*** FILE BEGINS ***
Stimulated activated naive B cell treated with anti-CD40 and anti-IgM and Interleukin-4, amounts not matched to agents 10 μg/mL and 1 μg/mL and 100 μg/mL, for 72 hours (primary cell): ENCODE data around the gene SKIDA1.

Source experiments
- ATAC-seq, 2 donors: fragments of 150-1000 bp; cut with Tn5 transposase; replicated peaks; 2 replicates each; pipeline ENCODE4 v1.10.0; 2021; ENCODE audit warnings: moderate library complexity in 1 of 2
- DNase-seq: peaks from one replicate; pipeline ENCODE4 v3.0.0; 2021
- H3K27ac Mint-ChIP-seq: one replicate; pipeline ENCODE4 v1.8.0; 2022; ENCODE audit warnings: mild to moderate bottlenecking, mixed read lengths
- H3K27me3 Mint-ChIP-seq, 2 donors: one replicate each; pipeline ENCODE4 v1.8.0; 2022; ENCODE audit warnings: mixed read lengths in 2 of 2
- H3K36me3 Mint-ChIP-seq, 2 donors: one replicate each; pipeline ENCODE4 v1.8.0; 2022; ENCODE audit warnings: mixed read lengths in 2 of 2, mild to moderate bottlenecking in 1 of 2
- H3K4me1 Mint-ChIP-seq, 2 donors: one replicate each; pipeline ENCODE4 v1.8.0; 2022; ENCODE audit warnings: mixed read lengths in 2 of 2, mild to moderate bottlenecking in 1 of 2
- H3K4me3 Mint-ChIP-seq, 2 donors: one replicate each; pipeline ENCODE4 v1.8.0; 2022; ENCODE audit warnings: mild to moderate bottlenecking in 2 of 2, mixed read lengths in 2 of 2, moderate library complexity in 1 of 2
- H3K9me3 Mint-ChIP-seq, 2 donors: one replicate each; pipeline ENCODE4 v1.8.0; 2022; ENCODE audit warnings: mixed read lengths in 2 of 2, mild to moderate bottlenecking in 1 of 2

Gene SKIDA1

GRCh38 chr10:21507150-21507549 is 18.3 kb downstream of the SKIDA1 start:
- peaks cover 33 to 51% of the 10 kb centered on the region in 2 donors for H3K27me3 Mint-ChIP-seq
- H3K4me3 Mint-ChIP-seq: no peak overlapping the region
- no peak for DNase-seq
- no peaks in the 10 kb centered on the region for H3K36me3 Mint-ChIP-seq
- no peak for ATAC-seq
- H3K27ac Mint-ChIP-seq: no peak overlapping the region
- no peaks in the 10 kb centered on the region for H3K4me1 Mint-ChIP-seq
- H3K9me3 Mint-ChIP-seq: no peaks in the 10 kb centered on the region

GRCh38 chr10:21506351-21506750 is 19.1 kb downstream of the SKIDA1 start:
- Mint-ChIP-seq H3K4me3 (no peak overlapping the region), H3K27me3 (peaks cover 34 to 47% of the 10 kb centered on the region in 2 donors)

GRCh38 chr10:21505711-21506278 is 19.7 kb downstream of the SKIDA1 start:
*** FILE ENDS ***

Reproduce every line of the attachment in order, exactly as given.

Stimulated activated naive B cell treated with anti-CD40 and anti-IgM and Interleukin-4, amounts not matched to agents 10 μg/mL and 1 μg/mL and 100 μg/mL, for 72 hours (primary cell): ENCODE data around the gene SKIDA1.

Source experiments
- ATAC-seq, 2 donors: fragments of 150-1000 bp; cut with Tn5 transposase; replicated peaks; 2 replicates each; pipeline ENCODE4 v1.10.0; 2021; ENCODE audit warnings: moderate library complexity in 1 of 2
- DNase-seq: peaks from one replicate; pipeline ENCODE4 v3.0.0; 2021
- H3K27ac Mint-ChIP-seq: one replicate; pipeline ENCODE4 v1.8.0; 2022; ENCODE audit warnings: mild to moderate bottlenecking, mixed read lengths
- H3K27me3 Mint-ChIP-seq, 2 donors: one replicate each; pipeline ENCODE4 v1.8.0; 2022; ENCODE audit warnings: mixed read lengths in 2 of 2
- H3K36me3 Mint-ChIP-seq, 2 donors: one replicate each; pipeline ENCODE4 v1.8.0; 2022; ENCODE audit warnings: mixed read lengths in 2 of 2, mild to moderate bottlenecking in 1 of 2
- H3K4me1 Mint-ChIP-seq, 2 donors: one replicate each; pipeline ENCODE4 v1.8.0; 2022; ENCODE audit warnings: mixed read lengths in 2 of 2, mild to moderate bottlenecking in 1 of 2
- H3K4me3 Mint-ChIP-seq, 2 donors: one replicate each; pipeline ENCODE4 v1.8.0; 2022; ENCODE audit warnings: mild to moderate bottlenecking in 2 of 2, mixed read lengths in 2 of 2, moderate library complexity in 1 of 2
- H3K9me3 Mint-ChIP-seq, 2 donors: one replicate each; pipeline ENCODE4 v1.8.0; 2022; ENCODE audit warnings: mixed read lengths in 2 of 2, mild to moderate bottlenecking in 1 of 2

Gene SKIDA1

GRCh38 chr10:21507150-21507549 is 18.3 kb downstream of the SKIDA1 start:
- peaks cover 33 to 51% of the 10 kb centered on the region in 2 donors for H3K27me3 Mint-ChIP-seq
- H3K4me3 Mint-ChIP-seq: no peak overlapping the region
- no peak for DNase-seq
- no peaks in the 10 kb centered on the region for H3K36me3 Mint-ChIP-seq
- no peak for ATAC-seq
- H3K27ac Mint-ChIP-seq: no peak overlapping the region
- no peaks in the 10 kb centered on the region for H3K4me1 Mint-ChIP-seq
- H3K9me3 Mint-ChIP-seq: no peaks in the 10 kb centered on the region

GRCh38 chr10:21506351-21506750 is 19.1 kb downstream of the SKIDA1 start:
- Mint-ChIP-seq H3K4me3 (no peak overlapping the region), H3K27me3 (peaks cover 34 to 47% of the 10 kb centered on the region in 2 donors)

GRCh38 chr10:21505711-21506278 is 19.7 kb downstream of the SKIDA1 start: